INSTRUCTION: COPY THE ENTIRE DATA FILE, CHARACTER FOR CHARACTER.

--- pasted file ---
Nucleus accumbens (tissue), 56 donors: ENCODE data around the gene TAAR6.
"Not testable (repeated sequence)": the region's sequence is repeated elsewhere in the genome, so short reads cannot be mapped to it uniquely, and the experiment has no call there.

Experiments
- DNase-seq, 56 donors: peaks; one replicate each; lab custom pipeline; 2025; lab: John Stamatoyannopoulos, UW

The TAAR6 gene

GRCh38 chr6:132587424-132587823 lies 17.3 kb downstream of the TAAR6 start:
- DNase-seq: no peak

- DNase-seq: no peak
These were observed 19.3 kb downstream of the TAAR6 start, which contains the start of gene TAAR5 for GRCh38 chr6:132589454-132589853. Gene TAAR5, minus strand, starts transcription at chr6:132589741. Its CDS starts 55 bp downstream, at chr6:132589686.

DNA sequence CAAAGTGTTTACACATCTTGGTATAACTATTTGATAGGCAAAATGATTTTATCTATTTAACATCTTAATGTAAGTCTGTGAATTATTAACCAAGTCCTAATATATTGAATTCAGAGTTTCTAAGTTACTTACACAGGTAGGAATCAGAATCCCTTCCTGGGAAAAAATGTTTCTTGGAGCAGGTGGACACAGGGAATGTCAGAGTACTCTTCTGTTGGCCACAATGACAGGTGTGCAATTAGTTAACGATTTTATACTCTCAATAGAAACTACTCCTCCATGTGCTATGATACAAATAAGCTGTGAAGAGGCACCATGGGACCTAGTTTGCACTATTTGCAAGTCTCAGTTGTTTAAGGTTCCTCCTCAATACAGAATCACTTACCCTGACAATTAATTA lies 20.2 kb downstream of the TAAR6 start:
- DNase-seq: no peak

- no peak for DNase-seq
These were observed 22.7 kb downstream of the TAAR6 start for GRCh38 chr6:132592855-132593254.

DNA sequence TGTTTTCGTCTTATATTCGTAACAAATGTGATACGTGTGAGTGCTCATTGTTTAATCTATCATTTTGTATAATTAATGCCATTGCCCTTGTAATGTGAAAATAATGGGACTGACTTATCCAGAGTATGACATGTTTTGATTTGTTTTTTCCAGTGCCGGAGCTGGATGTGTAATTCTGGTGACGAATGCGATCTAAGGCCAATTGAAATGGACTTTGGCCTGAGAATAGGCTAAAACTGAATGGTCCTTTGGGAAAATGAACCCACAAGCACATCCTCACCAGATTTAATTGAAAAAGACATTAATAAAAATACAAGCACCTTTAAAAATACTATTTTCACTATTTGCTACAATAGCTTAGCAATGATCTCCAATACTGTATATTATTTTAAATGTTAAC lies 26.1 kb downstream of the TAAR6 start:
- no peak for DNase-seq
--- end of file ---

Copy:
Nucleus accumbens (tissue), 56 donors: ENCODE data around the gene TAAR6.
"Not testable (repeated sequence)": the region's sequence is repeated elsewhere in the genome, so short reads cannot be mapped to it uniquely, and the experiment has no call there.

Experiments
- DNase-seq, 56 donors: peaks; one replicate each; lab custom pipeline; 2025; lab: John Stamatoyannopoulos, UW

The TAAR6 gene

GRCh38 chr6:132587424-132587823 lies 17.3 kb downstream of the TAAR6 start:
- DNase-seq: no peak

- DNase-seq: no peak
These were observed 19.3 kb downstream of the TAAR6 start, which contains the start of gene TAAR5 for GRCh38 chr6:132589454-132589853. Gene TAAR5, minus strand, starts transcription at chr6:132589741. Its CDS starts 55 bp downstream, at chr6:132589686.

DNA sequence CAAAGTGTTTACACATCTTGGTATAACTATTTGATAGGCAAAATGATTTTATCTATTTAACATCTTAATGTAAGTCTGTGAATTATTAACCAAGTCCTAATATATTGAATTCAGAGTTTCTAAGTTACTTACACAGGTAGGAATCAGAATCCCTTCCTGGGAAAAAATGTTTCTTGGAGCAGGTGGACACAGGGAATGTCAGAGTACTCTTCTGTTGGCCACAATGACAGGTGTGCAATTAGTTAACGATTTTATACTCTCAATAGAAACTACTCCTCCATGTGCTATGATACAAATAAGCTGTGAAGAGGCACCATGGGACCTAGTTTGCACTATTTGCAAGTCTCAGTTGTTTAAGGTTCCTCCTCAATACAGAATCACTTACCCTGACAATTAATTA lies 20.2 kb downstream of the TAAR6 start:
- DNase-seq: no peak

- no peak for DNase-seq
These were observed 22.7 kb downstream of the TAAR6 start for GRCh38 chr6:132592855-132593254.

DNA sequence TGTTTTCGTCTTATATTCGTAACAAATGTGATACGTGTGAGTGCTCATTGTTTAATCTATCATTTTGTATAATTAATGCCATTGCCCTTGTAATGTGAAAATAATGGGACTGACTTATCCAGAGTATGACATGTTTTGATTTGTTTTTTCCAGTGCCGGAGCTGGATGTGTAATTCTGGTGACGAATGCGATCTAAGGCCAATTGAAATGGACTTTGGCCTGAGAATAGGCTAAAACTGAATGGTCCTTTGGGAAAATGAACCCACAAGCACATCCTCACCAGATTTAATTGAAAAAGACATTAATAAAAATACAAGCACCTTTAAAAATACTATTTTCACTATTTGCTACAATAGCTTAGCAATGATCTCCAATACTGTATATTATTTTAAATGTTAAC lies 26.1 kb downstream of the TAAR6 start:
- no peak for DNase-seq